Each of these different approaches has achieved an increase in the operating life expected of a pump used in pumping abrasive slurries of sand and the like by recognizing that wear will occur and compensating for the abrasive contact between the abrasive material and the pump components. However, there remains a need for a wear resistant pump which remains highly efficient and achieves an even longer life by protecting the components from the abrasive effects of the pumped material rather than treating the symptoms. There also remains a need for a pump which can maintain a flow in a dredging system even when the intake becomes temporarily choked. These objects include maintaining an efficient output from the pump and the ability to use the pump with existing dredging equipment.
The challenge of solving these problems has largely been met by the pump of the present invention. The pump hereof includes a rotatable shaft mounting two impeller, each having their own intake positioned on different sides of the pump for respectively receiving a primary intake of liquid having a relatively high concentration of abrasive material and a secondary intake of relatively abrasive-free material, thus providing for a sustained flow through the pump and pipeline in the event the primary intake is obstructed. The flow from of the relatively abrasive-free liquid from the secondary intake is preferably channelled to a portion of the housing adjacent the primary intake to isolate the housing and primary impeller from excessive wear.
In greater detail, the primary impeller is configured for high volume flow, while the secondary impeller is designed for a smaller volume of flow at a higher pressure. The higher pressure ensures positive flow of relatively abrasive free liquid to areas of the pump ordinarily subject to contact with an abrasive-laden liquid or slurry during use. The housing of the pump is configured to present two separate chambers. A part of the flow of this relatively abrasive-free liquid is diverted to flow through the pump and around the impellers to further prevent excessive wear. Both the relatively abrasive-free and abrasive-laden flows are combined to flow through a common discharge outlet. Thus, even though the primary intake becomes blocked, flow through the pump and pipeline will be maintained and the pipeline is thus highly resistant to choking.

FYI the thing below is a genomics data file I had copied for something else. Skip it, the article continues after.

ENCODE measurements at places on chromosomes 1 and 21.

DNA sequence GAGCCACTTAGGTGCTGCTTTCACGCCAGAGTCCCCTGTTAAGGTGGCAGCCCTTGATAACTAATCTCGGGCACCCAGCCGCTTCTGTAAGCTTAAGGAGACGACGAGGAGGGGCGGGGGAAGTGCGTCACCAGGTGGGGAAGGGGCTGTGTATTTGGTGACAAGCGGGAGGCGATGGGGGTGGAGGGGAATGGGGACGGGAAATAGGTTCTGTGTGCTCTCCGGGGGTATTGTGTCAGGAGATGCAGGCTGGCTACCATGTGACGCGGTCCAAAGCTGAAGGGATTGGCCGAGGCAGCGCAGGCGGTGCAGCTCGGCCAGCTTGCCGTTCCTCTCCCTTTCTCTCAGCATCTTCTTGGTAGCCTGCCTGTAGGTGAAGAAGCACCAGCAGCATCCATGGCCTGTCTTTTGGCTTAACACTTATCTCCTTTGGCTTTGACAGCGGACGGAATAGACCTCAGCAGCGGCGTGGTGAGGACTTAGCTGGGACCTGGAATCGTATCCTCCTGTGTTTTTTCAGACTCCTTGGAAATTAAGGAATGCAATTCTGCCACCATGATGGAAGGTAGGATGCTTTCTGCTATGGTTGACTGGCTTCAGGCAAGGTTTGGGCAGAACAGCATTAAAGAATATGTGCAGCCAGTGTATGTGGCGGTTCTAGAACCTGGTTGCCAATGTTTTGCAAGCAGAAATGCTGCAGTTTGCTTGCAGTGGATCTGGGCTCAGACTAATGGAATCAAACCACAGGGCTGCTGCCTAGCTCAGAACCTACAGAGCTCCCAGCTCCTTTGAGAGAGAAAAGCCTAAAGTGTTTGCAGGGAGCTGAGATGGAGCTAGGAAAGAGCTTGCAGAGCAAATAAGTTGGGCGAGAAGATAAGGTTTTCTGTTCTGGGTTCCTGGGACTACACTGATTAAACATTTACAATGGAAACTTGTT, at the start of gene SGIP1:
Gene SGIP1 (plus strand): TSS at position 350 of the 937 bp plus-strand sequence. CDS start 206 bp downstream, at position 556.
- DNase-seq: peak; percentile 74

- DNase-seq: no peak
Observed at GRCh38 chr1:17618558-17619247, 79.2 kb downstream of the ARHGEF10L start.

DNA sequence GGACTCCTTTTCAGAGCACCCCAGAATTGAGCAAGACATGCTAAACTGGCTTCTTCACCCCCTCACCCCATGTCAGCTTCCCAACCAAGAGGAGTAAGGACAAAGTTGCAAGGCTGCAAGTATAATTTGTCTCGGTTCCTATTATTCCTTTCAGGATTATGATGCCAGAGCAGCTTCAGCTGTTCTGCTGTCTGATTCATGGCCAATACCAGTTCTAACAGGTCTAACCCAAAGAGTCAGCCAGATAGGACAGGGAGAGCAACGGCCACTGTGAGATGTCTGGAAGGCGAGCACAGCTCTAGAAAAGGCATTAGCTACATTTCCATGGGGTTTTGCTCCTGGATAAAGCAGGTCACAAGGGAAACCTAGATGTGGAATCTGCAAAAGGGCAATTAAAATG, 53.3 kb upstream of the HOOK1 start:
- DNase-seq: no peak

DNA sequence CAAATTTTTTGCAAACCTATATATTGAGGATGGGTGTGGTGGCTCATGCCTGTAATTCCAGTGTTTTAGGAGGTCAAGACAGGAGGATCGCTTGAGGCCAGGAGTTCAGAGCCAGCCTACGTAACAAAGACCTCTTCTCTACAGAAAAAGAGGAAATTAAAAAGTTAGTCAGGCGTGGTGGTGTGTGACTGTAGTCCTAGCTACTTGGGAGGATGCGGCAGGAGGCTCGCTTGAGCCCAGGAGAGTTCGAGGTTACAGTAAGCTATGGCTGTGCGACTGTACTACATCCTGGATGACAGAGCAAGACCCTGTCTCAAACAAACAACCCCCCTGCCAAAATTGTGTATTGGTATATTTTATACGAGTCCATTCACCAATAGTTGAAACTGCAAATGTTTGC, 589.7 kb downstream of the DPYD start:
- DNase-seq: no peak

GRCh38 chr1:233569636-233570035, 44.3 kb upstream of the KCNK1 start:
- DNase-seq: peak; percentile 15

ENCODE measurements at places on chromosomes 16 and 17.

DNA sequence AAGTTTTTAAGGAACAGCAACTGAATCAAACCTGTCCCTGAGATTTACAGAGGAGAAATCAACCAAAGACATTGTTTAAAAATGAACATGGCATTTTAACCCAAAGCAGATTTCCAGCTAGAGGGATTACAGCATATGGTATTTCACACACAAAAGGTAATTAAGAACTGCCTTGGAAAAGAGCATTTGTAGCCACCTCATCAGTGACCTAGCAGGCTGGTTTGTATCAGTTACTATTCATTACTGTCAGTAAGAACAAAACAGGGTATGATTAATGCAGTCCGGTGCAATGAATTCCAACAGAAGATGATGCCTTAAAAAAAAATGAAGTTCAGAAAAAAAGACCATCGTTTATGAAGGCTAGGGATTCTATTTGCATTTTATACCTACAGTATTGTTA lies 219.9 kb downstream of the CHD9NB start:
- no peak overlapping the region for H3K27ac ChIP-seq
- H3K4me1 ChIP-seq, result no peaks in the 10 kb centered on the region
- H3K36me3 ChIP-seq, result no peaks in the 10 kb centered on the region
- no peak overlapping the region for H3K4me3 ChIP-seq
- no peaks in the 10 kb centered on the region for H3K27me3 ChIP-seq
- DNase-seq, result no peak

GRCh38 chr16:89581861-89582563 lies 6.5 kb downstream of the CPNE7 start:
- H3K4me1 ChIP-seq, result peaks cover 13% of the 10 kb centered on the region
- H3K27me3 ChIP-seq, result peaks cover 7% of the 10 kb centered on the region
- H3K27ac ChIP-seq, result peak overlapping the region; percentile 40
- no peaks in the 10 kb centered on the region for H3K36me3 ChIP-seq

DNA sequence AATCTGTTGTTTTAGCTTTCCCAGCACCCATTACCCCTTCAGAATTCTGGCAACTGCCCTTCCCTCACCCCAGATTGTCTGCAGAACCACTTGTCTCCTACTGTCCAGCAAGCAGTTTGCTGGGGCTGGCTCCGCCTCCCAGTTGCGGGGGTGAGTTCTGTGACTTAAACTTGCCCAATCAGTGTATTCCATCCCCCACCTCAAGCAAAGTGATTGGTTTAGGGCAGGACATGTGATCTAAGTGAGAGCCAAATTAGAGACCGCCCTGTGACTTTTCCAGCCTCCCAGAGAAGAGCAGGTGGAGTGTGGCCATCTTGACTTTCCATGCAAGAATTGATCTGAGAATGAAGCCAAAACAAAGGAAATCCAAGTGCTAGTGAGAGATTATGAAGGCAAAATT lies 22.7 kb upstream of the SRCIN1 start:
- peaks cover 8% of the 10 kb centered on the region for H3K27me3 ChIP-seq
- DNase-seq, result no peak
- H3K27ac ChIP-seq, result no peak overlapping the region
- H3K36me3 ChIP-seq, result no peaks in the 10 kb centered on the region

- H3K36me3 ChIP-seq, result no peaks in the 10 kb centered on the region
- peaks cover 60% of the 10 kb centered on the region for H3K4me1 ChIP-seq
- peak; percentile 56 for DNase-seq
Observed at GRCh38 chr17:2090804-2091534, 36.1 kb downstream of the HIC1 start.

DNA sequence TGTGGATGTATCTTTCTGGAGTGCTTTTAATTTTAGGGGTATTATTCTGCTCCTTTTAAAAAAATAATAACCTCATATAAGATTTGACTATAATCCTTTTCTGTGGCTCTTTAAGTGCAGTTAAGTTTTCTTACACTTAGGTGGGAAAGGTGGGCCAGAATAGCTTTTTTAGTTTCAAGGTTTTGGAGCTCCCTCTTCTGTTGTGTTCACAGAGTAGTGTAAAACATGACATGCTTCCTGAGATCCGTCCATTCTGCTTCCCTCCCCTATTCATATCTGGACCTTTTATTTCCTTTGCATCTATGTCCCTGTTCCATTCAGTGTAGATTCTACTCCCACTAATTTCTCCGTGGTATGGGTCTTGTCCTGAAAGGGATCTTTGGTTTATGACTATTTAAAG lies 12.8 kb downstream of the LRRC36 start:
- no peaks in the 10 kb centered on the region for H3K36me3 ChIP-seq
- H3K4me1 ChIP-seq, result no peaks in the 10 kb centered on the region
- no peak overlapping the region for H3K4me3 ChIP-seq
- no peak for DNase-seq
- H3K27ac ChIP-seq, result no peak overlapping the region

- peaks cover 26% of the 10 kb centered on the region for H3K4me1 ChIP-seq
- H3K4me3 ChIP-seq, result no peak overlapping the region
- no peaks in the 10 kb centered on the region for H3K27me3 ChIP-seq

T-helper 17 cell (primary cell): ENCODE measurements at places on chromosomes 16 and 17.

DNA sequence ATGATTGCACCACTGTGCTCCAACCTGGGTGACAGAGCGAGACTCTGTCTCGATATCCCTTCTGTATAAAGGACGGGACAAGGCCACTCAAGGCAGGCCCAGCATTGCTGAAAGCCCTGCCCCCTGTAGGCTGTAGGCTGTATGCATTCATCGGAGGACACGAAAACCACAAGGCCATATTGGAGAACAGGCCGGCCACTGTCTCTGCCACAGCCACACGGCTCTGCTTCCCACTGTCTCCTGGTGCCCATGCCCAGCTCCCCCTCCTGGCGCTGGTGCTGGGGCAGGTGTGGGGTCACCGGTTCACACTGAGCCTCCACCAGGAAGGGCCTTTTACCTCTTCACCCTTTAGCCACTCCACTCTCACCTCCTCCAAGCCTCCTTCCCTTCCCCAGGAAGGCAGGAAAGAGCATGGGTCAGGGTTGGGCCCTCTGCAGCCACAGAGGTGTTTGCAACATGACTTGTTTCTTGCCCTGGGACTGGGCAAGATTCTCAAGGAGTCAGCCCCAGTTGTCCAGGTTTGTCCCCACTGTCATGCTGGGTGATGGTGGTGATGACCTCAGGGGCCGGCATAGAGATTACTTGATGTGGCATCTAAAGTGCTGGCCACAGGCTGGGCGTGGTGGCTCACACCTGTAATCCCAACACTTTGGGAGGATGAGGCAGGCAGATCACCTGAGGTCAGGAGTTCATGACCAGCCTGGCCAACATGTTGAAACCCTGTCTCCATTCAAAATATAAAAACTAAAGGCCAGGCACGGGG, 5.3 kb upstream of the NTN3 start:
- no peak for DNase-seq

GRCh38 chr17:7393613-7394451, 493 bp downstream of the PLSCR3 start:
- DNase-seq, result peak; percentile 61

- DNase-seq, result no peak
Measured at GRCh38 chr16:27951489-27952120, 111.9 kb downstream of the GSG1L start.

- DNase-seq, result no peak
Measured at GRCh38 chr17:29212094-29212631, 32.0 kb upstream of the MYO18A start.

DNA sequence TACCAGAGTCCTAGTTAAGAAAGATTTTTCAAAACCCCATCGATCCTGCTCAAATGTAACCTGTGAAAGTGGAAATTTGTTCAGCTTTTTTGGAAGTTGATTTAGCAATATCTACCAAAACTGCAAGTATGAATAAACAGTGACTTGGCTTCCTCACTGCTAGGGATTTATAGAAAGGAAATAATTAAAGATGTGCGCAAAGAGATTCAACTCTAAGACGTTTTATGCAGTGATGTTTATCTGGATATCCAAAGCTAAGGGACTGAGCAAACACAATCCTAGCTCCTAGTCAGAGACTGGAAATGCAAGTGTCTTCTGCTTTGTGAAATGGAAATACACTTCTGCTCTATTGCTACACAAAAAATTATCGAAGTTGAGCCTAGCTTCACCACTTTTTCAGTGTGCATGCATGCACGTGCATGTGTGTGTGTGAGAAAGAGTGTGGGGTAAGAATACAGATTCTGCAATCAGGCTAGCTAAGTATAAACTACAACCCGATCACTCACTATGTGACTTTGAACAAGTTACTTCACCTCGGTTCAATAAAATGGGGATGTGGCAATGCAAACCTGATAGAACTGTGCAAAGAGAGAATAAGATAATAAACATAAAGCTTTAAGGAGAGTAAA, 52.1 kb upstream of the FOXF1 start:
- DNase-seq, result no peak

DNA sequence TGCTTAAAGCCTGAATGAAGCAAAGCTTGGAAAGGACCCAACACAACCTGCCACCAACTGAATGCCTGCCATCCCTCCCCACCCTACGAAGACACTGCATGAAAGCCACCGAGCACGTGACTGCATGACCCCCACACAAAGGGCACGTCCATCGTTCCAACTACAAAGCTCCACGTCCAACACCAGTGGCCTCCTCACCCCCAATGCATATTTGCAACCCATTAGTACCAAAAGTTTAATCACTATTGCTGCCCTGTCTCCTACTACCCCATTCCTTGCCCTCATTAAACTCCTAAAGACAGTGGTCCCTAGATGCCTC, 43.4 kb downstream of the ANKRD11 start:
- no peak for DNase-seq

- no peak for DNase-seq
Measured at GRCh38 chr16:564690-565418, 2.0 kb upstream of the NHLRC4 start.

The invention hereof also includes a method of dredging abrasive materials which includes submersing a pump into a liquid in proximity to a deposit of abrasive laden material, receiving a first flow of abrasive laden material into a primary inlet of the pump, receiving a second flow of relatively abrasive-free liquid into a secondary inlet of the pump, circulating a portion of the relatively abrasive-free flow toward the primary inlet and combining both of the flows for producing a combined discharge. The method also preferably includes directing a part of the relatively abrasive-free flow through the housing of the pump for reducing wear on the pump during operation. The method also preferably includes rotating a cutterhead in proximity to the deposit for disrupting the deposit and thereby routing a portion of the disrupted deposit into the primary inlet for pumping.